by 30 cubits. The other six panels are sewn together in the same manner,
resulting in another large curtain measuring 24 by 30 cubits. The two large
curtains are joined, using fifty loops and S-shaped golden hooks, into one
very large curtain measuring 44 by 30 cubits. The goats’ hair layer covers the
woven curtains: the 30 cubits cover the outer width (12 cubits) and then hang
down, 9 cubits on each side. Each panel of the goats’ hair curtains overlaps
two halves of a woven panel. The two extra cubits at the eastern side hang
over the entrance, “like a modest bride whose face is covered with a veil” (Rashi,
The twelve cubits at the rear trail behind the Mishkan, “like
a woman who walks through the market, with the train of her gown behind her”
Haamek Davar (R. Naftali Tzvi Yehudah Berlin, 1817-1893) notes that the
curtains of goats’ hair forms a separate “tent” (L’OHEL). He postulates that
sticks measuring a handbreadth’s width were inserted between it and the woven
curtain, because the minimum height of an OHEL is one handbreadth (Sukkah
10a). The goats’ hair “tent” is a domain unto itself.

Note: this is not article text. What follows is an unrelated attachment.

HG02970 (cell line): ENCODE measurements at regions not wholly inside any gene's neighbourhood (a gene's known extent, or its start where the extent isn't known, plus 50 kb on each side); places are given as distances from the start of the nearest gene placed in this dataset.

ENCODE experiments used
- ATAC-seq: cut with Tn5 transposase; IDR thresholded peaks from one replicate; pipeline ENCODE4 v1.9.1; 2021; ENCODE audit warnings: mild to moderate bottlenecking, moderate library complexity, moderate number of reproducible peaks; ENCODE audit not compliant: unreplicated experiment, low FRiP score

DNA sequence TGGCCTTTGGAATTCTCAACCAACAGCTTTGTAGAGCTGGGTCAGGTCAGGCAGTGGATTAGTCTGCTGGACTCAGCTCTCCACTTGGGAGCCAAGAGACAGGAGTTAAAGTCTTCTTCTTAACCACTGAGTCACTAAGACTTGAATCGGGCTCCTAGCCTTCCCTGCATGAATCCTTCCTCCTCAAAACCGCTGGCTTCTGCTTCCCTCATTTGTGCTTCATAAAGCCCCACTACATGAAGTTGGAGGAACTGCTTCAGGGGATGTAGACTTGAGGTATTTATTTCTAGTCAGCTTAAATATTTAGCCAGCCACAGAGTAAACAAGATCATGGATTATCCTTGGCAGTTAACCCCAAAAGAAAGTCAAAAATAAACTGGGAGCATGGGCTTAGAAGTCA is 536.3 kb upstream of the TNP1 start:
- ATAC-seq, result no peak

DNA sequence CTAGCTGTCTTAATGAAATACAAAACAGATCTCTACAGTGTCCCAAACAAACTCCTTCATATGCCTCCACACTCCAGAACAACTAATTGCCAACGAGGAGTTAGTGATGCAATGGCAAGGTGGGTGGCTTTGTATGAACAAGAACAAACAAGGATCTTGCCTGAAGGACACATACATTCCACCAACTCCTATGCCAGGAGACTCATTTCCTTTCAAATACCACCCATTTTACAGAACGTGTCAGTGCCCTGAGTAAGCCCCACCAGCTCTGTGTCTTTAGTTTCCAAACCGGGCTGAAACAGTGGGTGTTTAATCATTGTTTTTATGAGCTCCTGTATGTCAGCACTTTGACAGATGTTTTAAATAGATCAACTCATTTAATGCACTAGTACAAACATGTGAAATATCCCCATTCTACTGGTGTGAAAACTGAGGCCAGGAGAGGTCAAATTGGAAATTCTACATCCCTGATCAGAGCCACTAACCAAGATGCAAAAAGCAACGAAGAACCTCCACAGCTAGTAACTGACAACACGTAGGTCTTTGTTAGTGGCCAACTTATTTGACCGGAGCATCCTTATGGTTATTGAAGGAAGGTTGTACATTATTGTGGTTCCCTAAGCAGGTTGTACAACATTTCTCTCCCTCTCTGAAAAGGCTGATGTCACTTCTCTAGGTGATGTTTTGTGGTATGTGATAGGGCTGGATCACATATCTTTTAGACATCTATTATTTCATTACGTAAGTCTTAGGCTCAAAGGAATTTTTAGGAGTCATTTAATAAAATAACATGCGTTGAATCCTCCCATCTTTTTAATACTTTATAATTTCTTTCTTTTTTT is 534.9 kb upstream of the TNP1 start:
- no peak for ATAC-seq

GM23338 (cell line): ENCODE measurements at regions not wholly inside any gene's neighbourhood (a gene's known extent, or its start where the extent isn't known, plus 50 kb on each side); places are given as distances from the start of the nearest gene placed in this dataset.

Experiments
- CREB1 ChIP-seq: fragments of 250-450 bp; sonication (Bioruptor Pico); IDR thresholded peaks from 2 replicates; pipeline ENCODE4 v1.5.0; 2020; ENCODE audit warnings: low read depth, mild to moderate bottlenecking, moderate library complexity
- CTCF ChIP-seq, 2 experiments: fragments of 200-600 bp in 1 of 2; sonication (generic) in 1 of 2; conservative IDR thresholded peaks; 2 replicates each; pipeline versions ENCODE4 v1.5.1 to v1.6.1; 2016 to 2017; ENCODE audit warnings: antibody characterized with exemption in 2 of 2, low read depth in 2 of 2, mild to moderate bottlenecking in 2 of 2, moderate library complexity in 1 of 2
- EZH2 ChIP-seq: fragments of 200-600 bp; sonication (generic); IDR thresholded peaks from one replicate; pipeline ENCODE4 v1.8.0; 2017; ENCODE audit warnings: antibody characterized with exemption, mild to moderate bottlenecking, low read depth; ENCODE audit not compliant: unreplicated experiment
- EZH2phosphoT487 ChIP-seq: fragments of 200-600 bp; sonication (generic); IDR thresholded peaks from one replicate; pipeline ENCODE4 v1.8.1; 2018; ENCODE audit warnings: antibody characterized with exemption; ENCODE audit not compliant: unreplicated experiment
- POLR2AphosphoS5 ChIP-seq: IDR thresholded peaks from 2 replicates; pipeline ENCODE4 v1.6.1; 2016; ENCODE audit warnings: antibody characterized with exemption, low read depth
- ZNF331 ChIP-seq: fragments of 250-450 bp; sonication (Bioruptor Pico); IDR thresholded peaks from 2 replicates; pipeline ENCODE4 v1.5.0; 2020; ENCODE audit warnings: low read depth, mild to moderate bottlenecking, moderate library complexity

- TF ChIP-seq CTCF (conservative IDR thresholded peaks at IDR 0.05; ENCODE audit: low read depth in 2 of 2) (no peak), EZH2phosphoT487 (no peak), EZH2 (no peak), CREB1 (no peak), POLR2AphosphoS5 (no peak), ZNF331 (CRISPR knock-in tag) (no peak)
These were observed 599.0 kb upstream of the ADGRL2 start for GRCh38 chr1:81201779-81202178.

3. A layer of skins:
And you shall make a covering for the tent of rams’ skin dyed red, and a
covering of tachash-skins from above (26:14).
The tachash was a multicolored creature created especially for this purpose.
The skins serve as a 10 by 30 cubit roof.
R. Nechemiah and R. Yehudah disagree about the skin roof covering (Shabbat
28a): According to one, there were two separate coverings, one atop the other,
while according to the other, there was one covering composed of both kinds of
skins. One suggestion for this second view is that the area was divided into
four right-triangles of 5 by 30 cubits, and two triangles were provided for
each type of skin; in this way, the entire length and breadth of the Mishkan
was roofed by both types of skins.
Keli Yakar (R. Ephraim Shlomo of Luntshitz, 1550-1619) writes that the
coverings of the Mishkan parallel the creation of the universe. The ten